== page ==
Study Hall

Supported By

Church Sound Files: Making Interviews During Worship Successful

These interviews are often guerrilla audio because you're working under far less than ideal conditions. Here are some tips to help you make the best of a difficult situation.
This article is provided by ChurchTechArts.

Maybe this never happens at your church, but at ours, we regularly have people on stage being interviewed.

Sometimes they are telling their story, sometimes they are talking about or announcing a new ministry, other times they are reporting on an event or outreach we had.

The one thing all these people have in common is that they are not used to being in front of people, nor do they really know how to properly use a mic.

Added to that, they are rarely in the room early enough to get a good sound check on their mic.

This has been the case at almost every church I’ve been a part of, and as such, I’ve developed some ways to handle those times and make it work.

Now, in an ideal world, these guest speakers would arrive plenty early, we’d show them how to properly hold a mic, they’d talk at actual level and we could dial them right in.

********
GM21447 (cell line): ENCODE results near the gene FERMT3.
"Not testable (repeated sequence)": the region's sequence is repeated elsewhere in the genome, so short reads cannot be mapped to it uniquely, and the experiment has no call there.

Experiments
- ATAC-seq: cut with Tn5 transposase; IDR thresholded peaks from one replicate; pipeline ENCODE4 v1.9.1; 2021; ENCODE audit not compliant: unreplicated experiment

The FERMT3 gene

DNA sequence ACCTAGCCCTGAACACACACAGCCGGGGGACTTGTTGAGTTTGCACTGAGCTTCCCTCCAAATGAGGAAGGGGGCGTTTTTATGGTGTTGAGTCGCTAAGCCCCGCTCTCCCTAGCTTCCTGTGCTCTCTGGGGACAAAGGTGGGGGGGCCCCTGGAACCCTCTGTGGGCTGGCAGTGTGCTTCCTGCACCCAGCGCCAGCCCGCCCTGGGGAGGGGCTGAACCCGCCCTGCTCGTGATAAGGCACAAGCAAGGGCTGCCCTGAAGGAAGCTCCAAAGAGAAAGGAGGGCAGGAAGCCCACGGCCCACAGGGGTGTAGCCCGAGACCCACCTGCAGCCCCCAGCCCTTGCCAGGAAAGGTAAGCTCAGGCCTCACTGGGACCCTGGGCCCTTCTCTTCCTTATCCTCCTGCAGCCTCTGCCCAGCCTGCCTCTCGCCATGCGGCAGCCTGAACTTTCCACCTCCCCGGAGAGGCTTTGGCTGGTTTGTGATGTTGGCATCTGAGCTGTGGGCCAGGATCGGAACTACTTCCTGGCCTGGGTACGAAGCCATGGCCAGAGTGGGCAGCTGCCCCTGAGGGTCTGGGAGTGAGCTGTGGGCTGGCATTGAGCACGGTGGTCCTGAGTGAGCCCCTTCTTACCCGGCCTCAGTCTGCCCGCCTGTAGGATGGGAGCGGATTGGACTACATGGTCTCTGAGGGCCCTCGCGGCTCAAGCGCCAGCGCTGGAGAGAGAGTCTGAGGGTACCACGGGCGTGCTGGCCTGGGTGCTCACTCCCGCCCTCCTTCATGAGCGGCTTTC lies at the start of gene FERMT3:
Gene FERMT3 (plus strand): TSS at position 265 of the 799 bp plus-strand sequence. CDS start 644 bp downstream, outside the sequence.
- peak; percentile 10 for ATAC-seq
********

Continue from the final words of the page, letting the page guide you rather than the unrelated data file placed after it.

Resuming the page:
Maybe you can get that to happen in your church (and if you do, would you mind writing a guest post explaining how you did, so we can enjoy that too?).

But chances are, your church is like mine and the first time you hear these folks on the mic is the first time the rest of the congregation does, too.

Check the Mic Anyway
We always line check our wireless, and when we have non-professional talent speaking into those mics, we make sure to hold the mic further away than we should.

That serves two purposes: First, you get the gain set correctly.

If you set it up when the mic is held right up to the chin, when the guest holds it mid-chest, you’ll be way too quiet. Second, it tells you if you’re going to deal with feedback.

If you do, ring it out. Give yourself as much gain before feedback as you can get. Make sure whoever is checking the mic tries speaking at loud and soft volumes so you know how it sounds. And you’ll know where to set the compressor threshold.

Chose Your Mic Carefully
We normally use Beta 87s for these interviews. Now some may disagree, but I find the Beta 87 a great announcement mic.

The pattern is pretty wide and as a condenser, it picks up well. The mic is very tolerant of bad mic technique, which these guests often have.

Because of our room and where the PA is located, I don’t have major issues with feedback.

Read More
Viewpoints: A Round-Up Of Top Priorities When Mixing Worship Services

Supported By

Celebrating over 50 years of audio excellence worldwide, Audio-Technica is a leading innovator in transducer technology, renowned for the design and manufacture of microphones, wireless microphones, headphones, mixers, and electronics for the audio industry.